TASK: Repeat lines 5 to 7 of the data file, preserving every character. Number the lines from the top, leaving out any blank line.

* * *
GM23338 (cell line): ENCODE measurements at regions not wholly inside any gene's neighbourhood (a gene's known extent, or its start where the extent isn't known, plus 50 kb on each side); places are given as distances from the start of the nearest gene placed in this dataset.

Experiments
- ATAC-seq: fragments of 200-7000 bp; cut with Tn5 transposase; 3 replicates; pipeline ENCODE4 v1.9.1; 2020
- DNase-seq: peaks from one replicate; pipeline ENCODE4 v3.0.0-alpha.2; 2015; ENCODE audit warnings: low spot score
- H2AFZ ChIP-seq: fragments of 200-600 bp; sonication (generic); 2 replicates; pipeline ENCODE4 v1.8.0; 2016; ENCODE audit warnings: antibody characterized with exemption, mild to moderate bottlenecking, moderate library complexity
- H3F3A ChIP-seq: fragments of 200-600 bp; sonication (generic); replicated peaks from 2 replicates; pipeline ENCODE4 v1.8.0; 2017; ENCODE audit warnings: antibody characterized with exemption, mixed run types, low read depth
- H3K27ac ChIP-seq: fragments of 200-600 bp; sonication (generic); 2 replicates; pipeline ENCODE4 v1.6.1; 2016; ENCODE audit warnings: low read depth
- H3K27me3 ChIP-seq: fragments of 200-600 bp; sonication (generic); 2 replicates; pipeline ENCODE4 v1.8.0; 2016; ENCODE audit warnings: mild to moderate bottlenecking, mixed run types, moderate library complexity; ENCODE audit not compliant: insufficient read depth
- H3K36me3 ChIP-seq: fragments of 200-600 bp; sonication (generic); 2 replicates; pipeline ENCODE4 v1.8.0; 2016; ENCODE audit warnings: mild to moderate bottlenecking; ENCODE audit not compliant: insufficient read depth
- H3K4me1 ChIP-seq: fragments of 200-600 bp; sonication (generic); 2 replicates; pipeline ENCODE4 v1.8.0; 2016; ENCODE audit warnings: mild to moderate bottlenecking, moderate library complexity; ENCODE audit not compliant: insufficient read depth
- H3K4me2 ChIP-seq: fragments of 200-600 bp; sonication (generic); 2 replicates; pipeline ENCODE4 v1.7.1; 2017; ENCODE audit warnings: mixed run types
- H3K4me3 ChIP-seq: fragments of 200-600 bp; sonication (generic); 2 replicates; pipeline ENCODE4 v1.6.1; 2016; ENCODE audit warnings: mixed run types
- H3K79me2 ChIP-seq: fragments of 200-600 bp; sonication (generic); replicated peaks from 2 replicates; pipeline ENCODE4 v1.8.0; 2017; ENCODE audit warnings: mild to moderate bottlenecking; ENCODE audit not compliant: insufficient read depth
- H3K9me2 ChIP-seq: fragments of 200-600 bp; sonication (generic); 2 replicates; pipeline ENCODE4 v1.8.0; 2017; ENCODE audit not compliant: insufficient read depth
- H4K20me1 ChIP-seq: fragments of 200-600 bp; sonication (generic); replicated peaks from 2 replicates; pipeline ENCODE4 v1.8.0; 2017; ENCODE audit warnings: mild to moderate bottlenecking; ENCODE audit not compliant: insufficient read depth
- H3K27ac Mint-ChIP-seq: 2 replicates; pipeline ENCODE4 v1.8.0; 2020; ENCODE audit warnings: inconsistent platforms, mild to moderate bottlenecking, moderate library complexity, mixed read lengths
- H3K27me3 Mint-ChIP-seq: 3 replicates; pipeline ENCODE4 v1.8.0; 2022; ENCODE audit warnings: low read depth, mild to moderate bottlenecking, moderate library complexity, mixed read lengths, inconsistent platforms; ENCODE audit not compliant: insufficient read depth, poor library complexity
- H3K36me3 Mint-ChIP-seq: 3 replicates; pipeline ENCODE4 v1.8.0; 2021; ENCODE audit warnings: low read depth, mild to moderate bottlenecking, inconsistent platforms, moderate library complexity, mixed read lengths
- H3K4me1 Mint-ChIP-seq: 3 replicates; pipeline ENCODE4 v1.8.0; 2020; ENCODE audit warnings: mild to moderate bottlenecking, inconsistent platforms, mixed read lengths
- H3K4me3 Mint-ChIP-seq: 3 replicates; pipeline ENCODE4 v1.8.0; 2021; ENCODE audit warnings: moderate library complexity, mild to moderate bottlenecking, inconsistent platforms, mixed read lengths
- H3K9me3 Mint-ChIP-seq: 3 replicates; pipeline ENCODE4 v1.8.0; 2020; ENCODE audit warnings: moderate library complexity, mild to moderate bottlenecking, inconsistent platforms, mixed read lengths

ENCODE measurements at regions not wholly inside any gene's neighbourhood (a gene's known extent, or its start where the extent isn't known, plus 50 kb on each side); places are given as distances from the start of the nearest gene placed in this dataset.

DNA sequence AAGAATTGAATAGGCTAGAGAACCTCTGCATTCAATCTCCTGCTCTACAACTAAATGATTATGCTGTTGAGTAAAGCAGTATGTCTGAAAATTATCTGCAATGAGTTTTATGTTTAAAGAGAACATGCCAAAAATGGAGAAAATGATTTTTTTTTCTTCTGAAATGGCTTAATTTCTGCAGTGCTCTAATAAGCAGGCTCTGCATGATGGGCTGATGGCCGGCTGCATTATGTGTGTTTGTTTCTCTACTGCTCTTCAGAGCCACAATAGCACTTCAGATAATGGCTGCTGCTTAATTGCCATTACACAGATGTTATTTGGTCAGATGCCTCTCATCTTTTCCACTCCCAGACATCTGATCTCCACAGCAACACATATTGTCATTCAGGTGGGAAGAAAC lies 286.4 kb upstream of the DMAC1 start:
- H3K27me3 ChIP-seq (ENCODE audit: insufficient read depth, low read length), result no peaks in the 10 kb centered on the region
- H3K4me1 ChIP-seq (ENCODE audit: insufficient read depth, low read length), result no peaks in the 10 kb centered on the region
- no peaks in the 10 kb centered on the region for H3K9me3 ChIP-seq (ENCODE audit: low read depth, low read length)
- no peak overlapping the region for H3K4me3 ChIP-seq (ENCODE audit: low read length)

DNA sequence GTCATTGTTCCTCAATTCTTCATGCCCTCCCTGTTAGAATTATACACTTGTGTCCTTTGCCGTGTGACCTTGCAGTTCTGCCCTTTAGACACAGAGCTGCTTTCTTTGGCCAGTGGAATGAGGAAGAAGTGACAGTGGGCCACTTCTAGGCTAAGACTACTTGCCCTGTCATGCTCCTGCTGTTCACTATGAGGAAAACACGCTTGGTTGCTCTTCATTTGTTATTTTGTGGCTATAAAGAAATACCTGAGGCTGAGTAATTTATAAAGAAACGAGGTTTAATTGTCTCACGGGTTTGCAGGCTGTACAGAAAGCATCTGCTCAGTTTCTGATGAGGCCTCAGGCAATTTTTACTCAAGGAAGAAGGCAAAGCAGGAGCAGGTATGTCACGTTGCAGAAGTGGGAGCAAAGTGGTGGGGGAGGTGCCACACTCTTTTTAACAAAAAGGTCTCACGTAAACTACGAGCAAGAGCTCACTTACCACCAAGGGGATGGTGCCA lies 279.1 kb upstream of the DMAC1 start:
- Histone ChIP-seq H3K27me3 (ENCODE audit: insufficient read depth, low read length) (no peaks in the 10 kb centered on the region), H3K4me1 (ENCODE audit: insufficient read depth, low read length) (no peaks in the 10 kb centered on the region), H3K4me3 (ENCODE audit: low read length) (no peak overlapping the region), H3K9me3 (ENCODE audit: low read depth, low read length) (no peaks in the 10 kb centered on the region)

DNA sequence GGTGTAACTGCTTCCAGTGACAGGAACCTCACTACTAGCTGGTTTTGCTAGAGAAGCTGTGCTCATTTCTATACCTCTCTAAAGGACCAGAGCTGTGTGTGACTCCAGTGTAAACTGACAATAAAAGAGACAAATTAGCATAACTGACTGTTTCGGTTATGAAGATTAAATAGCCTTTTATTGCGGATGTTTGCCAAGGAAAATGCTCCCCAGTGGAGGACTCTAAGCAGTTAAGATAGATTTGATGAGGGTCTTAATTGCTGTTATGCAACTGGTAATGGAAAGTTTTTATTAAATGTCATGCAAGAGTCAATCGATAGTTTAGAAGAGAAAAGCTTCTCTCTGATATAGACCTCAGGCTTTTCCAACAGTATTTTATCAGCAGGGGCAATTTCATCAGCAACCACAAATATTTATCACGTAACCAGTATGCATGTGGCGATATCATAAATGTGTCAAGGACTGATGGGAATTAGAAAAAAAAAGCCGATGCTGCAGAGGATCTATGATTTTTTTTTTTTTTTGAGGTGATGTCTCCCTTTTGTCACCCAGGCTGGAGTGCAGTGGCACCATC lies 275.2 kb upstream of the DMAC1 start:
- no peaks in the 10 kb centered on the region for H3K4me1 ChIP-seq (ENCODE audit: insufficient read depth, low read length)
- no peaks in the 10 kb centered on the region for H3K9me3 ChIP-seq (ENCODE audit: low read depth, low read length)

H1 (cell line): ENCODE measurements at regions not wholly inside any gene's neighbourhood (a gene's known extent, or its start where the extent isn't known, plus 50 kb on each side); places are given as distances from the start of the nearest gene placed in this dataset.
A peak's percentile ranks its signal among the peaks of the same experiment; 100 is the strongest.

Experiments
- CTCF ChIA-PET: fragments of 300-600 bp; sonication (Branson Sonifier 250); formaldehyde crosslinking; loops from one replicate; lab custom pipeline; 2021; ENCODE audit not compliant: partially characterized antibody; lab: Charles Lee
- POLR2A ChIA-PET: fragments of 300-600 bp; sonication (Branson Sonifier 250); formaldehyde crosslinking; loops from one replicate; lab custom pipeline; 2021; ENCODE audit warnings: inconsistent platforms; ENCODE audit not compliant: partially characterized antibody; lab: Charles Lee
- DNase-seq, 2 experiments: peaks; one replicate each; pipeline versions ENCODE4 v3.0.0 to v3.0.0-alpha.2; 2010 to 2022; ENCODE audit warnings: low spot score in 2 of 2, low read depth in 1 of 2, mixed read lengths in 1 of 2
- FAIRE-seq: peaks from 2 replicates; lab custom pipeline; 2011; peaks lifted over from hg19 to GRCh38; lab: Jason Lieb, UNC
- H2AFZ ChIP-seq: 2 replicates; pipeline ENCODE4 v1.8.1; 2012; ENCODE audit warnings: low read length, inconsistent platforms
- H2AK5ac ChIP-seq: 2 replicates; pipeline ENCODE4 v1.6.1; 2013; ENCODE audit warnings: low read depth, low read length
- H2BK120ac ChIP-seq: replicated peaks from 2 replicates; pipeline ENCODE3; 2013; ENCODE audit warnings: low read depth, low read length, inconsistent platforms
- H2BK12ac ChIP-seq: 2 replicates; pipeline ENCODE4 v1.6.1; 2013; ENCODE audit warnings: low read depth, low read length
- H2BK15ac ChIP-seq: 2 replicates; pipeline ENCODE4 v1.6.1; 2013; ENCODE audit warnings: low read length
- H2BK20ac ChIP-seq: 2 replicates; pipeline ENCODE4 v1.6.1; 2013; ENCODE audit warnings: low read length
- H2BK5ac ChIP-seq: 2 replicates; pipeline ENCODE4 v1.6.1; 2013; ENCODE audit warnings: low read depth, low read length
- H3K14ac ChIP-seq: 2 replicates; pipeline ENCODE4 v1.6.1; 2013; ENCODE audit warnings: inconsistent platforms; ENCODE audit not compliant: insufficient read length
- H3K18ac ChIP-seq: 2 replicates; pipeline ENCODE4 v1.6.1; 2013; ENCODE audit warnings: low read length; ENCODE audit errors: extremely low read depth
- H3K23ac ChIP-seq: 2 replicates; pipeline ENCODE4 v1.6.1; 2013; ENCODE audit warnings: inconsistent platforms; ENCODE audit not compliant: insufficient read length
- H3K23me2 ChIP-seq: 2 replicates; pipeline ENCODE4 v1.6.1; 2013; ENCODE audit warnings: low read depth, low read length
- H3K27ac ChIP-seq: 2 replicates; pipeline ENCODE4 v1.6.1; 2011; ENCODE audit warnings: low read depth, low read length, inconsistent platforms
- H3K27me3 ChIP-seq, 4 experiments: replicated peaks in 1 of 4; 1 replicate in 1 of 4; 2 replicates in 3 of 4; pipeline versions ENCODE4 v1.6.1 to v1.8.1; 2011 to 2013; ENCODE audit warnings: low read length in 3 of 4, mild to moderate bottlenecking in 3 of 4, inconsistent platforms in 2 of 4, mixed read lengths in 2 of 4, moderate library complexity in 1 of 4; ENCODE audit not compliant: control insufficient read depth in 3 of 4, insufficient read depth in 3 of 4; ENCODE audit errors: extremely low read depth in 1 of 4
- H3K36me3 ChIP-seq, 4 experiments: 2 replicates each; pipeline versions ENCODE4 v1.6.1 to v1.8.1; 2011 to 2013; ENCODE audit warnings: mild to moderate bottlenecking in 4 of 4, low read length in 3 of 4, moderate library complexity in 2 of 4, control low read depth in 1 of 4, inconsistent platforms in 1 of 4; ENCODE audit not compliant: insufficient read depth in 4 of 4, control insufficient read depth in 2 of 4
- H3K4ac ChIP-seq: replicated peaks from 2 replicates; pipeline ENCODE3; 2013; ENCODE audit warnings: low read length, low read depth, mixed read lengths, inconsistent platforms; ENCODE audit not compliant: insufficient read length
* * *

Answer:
- H2AFZ ChIP-seq: fragments of 200-600 bp; sonication (generic); 2 replicates; pipeline ENCODE4 v1.8.0; 2016; ENCODE audit warnings: antibody characterized with exemption, mild to moderate bottlenecking, moderate library complexity
- H3F3A ChIP-seq: fragments of 200-600 bp; sonication (generic); replicated peaks from 2 replicates; pipeline ENCODE4 v1.8.0; 2017; ENCODE audit warnings: antibody characterized with exemption, mixed run types, low read depth
- H3K27ac ChIP-seq: fragments of 200-600 bp; sonication (generic); 2 replicates; pipeline ENCODE4 v1.6.1; 2016; ENCODE audit warnings: low read depth